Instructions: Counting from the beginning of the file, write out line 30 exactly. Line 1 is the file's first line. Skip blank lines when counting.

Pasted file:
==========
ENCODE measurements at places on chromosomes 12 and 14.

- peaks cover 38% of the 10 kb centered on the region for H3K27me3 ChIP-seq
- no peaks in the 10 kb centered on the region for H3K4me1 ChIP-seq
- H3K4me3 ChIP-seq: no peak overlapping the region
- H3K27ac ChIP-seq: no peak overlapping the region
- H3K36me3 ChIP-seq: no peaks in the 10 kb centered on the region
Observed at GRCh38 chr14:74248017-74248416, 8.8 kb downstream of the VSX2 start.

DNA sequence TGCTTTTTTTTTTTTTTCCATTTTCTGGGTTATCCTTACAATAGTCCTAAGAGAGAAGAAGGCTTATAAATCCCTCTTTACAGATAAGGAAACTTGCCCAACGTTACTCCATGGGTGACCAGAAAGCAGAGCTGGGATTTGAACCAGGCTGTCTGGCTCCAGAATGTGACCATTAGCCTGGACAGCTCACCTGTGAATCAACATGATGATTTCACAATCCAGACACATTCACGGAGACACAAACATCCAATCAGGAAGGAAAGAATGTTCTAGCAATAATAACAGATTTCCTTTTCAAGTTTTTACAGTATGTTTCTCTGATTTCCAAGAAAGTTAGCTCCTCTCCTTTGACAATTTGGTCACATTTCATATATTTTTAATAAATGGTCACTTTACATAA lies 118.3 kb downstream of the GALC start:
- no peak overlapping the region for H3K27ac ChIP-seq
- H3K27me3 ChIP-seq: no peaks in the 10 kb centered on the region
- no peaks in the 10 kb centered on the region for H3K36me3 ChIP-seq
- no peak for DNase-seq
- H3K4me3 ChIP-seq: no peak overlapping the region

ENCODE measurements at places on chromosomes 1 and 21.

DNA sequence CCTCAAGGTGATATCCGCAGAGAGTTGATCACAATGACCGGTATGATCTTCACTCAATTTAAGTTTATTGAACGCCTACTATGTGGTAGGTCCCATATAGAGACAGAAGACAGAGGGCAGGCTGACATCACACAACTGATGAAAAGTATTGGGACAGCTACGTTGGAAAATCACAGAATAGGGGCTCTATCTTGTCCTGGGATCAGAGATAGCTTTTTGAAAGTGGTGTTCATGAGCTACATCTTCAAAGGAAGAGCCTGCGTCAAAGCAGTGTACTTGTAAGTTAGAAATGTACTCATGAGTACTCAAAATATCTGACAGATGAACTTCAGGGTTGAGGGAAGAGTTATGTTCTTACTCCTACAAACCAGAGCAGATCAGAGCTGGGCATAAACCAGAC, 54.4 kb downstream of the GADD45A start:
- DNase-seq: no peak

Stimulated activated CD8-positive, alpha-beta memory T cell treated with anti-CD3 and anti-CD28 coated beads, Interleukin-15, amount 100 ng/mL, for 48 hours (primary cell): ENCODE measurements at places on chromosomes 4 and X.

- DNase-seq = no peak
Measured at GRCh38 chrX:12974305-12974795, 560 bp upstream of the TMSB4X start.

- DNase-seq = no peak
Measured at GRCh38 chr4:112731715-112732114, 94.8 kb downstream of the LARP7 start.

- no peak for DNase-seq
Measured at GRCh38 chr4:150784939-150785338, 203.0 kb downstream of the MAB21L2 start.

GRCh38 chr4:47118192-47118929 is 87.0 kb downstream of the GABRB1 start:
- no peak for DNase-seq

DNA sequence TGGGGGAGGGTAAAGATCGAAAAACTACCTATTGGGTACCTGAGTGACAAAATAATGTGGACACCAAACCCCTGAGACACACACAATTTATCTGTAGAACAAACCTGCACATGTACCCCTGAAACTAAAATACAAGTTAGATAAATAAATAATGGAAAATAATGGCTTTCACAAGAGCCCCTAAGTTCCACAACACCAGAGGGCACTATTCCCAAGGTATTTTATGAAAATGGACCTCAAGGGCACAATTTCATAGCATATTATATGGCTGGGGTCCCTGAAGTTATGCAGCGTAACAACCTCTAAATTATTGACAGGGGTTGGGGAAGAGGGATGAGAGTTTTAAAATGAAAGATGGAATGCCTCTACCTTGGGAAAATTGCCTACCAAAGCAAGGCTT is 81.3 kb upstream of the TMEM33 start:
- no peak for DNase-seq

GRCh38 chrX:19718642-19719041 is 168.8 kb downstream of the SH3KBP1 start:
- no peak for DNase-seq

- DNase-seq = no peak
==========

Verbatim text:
- DNase-seq = no peak